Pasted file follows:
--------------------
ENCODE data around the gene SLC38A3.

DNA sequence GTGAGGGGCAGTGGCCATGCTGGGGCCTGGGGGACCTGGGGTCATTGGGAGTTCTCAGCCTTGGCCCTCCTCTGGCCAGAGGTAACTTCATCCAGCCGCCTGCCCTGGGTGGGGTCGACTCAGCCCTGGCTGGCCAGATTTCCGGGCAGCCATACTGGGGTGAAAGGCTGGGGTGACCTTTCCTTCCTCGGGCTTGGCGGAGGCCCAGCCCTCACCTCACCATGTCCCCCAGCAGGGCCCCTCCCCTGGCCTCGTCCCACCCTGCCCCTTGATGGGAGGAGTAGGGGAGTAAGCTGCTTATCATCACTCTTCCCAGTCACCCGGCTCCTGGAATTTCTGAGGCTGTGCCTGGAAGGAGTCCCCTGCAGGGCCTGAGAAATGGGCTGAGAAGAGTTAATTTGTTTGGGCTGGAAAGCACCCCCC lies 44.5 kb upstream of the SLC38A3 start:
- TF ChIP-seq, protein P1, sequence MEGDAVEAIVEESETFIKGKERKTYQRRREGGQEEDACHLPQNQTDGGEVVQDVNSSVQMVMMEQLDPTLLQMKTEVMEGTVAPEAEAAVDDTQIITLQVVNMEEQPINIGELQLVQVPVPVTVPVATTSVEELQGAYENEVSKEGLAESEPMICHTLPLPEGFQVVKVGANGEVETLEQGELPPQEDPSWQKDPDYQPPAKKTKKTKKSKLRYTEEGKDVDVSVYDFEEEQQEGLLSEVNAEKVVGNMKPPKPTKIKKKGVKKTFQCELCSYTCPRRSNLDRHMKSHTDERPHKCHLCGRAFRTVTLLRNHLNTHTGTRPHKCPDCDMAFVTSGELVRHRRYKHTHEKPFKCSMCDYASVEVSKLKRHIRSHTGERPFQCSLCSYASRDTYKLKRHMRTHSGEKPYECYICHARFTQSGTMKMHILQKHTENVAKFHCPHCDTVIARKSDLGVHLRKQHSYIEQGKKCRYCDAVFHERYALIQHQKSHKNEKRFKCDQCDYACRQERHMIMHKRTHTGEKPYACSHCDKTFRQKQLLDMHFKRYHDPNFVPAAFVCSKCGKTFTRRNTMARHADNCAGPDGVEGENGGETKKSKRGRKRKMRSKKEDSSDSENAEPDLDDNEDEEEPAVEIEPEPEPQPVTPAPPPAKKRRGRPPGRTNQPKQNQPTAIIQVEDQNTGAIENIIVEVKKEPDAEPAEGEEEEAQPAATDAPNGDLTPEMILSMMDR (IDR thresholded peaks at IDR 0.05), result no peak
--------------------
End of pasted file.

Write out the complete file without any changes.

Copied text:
ENCODE data around the gene SLC38A3.

DNA sequence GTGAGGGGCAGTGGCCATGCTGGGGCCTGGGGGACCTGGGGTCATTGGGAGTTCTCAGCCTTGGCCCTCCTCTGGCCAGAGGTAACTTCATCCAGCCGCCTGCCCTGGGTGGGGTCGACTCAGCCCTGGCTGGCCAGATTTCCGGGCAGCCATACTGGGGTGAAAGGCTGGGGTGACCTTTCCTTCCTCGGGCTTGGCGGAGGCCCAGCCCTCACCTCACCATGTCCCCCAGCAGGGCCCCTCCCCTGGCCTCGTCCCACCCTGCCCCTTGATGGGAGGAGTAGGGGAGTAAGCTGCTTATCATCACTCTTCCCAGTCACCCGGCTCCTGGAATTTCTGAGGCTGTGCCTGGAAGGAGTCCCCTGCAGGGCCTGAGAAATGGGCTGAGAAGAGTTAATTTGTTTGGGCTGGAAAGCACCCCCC lies 44.5 kb upstream of the SLC38A3 start:
- TF ChIP-seq, protein P1, sequence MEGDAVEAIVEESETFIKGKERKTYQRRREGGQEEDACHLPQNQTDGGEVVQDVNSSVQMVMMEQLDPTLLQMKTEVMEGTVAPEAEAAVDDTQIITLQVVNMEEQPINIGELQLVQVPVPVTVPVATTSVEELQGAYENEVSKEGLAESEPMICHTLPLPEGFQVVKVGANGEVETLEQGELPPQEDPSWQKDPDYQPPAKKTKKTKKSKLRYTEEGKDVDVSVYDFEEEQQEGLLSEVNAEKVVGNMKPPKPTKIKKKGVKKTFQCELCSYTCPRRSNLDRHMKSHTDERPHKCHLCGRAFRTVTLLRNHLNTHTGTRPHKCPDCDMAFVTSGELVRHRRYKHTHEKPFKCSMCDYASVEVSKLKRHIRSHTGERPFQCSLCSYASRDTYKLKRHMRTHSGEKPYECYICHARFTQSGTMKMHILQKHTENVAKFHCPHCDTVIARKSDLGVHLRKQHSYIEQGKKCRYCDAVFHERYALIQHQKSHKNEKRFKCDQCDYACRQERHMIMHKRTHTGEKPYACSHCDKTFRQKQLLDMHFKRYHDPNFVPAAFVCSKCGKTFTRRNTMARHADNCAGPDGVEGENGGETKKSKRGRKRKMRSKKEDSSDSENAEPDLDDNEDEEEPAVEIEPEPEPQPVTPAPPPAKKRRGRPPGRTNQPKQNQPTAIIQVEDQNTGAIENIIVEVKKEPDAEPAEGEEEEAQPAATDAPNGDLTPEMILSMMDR (IDR thresholded peaks at IDR 0.05), result no peak